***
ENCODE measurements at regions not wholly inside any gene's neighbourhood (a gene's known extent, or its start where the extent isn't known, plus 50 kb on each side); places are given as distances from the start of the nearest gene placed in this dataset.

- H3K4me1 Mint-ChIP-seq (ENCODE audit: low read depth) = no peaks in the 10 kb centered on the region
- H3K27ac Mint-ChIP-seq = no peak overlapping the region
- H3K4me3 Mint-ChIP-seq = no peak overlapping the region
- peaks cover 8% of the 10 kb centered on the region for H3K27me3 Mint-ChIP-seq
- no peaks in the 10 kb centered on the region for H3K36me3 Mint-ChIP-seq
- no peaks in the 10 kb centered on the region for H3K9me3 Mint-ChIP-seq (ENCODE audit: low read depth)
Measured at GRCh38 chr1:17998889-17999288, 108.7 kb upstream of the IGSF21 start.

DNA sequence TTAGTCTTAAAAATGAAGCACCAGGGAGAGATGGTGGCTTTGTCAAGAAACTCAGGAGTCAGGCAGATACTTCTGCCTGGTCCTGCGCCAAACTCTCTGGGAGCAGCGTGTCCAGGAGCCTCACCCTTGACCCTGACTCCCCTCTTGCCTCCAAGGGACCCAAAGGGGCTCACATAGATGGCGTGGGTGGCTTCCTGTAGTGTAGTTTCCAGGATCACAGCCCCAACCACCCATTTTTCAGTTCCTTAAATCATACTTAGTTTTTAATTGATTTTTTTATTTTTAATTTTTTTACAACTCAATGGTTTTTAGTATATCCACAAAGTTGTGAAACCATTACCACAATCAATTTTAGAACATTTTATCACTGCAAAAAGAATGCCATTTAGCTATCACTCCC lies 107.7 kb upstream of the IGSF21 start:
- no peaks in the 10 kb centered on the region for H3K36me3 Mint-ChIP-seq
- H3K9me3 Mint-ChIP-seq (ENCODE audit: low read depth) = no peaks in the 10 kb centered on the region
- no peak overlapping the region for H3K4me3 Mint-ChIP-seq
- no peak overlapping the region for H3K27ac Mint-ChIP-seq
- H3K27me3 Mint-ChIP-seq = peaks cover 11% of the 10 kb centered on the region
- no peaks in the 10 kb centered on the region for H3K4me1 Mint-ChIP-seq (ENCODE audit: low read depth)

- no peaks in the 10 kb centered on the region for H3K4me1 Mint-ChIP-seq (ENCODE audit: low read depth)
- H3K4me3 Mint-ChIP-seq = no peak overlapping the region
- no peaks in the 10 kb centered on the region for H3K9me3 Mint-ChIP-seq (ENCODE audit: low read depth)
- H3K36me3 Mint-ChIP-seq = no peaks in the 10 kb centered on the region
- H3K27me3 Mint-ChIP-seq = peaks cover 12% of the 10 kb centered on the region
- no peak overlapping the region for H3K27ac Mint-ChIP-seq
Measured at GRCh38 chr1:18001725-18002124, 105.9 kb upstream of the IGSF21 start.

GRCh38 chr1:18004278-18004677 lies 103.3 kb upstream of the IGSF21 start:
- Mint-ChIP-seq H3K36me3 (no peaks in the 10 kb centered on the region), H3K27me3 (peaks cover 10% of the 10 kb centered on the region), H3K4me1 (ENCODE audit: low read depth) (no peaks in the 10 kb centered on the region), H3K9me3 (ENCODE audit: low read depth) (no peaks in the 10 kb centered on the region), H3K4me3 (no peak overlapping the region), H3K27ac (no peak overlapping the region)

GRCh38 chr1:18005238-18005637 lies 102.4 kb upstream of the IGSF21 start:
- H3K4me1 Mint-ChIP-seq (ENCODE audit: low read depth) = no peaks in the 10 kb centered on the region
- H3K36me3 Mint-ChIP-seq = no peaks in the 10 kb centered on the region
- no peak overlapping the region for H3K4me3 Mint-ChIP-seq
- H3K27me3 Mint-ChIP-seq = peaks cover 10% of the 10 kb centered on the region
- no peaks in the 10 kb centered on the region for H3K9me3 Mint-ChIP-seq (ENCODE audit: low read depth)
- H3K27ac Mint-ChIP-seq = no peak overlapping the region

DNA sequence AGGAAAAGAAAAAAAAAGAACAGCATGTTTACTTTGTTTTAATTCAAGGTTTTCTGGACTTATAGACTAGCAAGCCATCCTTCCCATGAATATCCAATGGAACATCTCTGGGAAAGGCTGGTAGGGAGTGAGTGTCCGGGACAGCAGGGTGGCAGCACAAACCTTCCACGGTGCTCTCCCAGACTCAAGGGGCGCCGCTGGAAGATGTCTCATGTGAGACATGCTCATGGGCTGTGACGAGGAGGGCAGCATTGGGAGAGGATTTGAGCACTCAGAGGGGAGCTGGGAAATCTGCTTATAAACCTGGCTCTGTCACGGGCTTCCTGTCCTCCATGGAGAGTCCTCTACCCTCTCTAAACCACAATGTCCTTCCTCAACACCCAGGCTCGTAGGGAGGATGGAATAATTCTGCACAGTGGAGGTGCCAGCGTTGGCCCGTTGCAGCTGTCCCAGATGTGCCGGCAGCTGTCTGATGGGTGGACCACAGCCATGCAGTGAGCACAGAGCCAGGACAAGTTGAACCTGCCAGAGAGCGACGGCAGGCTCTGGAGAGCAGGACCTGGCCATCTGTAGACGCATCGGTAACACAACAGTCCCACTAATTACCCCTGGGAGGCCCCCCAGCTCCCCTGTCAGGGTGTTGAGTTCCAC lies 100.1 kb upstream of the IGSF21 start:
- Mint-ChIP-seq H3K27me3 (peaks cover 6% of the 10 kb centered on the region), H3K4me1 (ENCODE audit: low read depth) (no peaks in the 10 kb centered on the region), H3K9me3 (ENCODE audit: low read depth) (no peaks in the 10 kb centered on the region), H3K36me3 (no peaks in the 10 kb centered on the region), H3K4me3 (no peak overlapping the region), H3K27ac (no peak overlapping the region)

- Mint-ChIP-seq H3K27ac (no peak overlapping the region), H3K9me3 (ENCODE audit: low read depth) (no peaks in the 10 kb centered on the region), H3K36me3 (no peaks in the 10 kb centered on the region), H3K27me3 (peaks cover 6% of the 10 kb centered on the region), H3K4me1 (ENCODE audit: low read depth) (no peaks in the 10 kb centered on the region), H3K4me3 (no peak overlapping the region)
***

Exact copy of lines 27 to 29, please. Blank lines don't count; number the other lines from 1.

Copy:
- H3K36me3 Mint-ChIP-seq = no peaks in the 10 kb centered on the region
- no peak overlapping the region for H3K4me3 Mint-ChIP-seq
- H3K27me3 Mint-ChIP-seq = peaks cover 10% of the 10 kb centered on the region